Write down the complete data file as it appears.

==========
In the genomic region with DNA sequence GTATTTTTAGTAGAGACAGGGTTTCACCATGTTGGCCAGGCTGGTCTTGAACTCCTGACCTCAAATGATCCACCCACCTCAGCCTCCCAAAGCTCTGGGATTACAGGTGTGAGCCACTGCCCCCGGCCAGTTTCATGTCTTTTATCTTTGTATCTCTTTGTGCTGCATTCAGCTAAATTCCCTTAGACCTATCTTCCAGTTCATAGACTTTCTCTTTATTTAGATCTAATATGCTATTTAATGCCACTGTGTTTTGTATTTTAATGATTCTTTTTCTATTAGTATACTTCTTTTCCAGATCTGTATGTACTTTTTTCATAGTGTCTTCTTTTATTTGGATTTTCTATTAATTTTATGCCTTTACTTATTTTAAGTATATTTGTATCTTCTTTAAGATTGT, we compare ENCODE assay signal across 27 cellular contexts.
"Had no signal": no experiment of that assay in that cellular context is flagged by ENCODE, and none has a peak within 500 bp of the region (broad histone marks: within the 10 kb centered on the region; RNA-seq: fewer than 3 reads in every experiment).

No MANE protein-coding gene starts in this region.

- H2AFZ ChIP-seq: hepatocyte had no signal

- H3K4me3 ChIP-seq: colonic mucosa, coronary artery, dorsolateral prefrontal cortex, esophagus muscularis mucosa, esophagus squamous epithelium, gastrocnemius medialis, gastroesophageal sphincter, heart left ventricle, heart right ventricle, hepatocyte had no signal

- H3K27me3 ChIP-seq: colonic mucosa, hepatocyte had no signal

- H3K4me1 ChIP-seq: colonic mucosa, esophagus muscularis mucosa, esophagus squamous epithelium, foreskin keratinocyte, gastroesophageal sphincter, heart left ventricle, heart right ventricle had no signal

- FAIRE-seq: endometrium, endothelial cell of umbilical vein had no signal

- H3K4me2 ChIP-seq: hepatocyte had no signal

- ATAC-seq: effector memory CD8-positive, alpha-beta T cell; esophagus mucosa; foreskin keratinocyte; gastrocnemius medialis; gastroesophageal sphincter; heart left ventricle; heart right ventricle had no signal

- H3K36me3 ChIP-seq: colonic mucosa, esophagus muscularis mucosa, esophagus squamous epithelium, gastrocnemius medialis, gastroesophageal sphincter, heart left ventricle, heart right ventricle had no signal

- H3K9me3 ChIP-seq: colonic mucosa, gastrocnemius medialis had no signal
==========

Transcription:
In the genomic region with DNA sequence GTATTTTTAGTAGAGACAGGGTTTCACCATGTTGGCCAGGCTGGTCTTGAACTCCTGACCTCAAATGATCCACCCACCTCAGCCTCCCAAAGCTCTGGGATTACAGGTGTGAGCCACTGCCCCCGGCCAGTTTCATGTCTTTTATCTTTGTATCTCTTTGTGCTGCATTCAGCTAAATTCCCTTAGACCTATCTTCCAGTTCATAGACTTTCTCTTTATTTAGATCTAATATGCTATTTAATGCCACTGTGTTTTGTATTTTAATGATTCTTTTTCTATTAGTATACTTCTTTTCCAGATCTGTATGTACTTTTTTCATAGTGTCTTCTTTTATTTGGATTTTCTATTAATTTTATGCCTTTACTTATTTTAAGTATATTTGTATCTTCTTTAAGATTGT, we compare ENCODE assay signal across 27 cellular contexts.
"Had no signal": no experiment of that assay in that cellular context is flagged by ENCODE, and none has a peak within 500 bp of the region (broad histone marks: within the 10 kb centered on the region; RNA-seq: fewer than 3 reads in every experiment).

No MANE protein-coding gene starts in this region.

- H2AFZ ChIP-seq: hepatocyte had no signal

- H3K4me3 ChIP-seq: colonic mucosa, coronary artery, dorsolateral prefrontal cortex, esophagus muscularis mucosa, esophagus squamous epithelium, gastrocnemius medialis, gastroesophageal sphincter, heart left ventricle, heart right ventricle, hepatocyte had no signal

- H3K27me3 ChIP-seq: colonic mucosa, hepatocyte had no signal

- H3K4me1 ChIP-seq: colonic mucosa, esophagus muscularis mucosa, esophagus squamous epithelium, foreskin keratinocyte, gastroesophageal sphincter, heart left ventricle, heart right ventricle had no signal

- FAIRE-seq: endometrium, endothelial cell of umbilical vein had no signal

- H3K4me2 ChIP-seq: hepatocyte had no signal

- ATAC-seq: effector memory CD8-positive, alpha-beta T cell; esophagus mucosa; foreskin keratinocyte; gastrocnemius medialis; gastroesophageal sphincter; heart left ventricle; heart right ventricle had no signal

- H3K36me3 ChIP-seq: colonic mucosa, esophagus muscularis mucosa, esophagus squamous epithelium, gastrocnemius medialis, gastroesophageal sphincter, heart left ventricle, heart right ventricle had no signal

- H3K9me3 ChIP-seq: colonic mucosa, gastrocnemius medialis had no signal